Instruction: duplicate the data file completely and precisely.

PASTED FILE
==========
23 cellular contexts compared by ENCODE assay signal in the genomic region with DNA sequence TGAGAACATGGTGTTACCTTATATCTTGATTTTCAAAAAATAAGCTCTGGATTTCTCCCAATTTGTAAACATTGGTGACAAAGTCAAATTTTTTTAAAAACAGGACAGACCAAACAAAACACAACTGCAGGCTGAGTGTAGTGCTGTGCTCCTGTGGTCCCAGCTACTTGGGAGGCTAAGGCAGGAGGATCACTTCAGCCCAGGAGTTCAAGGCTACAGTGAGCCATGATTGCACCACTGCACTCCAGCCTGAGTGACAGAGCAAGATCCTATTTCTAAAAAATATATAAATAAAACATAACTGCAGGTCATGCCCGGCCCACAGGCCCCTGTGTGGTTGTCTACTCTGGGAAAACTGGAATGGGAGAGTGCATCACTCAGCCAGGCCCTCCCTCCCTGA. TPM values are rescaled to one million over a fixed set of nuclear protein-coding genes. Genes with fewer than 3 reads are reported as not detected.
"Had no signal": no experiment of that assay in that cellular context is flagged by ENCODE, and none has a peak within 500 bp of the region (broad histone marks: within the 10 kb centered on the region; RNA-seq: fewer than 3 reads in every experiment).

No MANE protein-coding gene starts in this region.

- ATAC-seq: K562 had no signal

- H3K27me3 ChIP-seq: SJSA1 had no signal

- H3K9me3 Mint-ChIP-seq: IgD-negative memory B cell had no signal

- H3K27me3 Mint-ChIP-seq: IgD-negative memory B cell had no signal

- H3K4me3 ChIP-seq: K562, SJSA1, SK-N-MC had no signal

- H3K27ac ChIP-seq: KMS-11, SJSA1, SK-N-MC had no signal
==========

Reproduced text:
23 cellular contexts compared by ENCODE assay signal in the genomic region with DNA sequence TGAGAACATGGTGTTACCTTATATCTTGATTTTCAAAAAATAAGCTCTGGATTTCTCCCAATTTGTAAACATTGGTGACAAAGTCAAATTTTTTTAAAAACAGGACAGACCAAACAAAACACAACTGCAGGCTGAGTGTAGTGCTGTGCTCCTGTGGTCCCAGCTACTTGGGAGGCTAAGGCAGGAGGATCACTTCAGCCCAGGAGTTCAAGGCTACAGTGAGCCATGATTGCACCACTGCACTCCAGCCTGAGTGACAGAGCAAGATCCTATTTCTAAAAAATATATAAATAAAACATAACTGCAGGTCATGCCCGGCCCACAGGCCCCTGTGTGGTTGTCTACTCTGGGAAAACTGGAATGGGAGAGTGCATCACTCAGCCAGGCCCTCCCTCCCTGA. TPM values are rescaled to one million over a fixed set of nuclear protein-coding genes. Genes with fewer than 3 reads are reported as not detected.
"Had no signal": no experiment of that assay in that cellular context is flagged by ENCODE, and none has a peak within 500 bp of the region (broad histone marks: within the 10 kb centered on the region; RNA-seq: fewer than 3 reads in every experiment).

No MANE protein-coding gene starts in this region.

- ATAC-seq: K562 had no signal

- H3K27me3 ChIP-seq: SJSA1 had no signal

- H3K9me3 Mint-ChIP-seq: IgD-negative memory B cell had no signal

- H3K27me3 Mint-ChIP-seq: IgD-negative memory B cell had no signal

- H3K4me3 ChIP-seq: K562, SJSA1, SK-N-MC had no signal

- H3K27ac ChIP-seq: KMS-11, SJSA1, SK-N-MC had no signal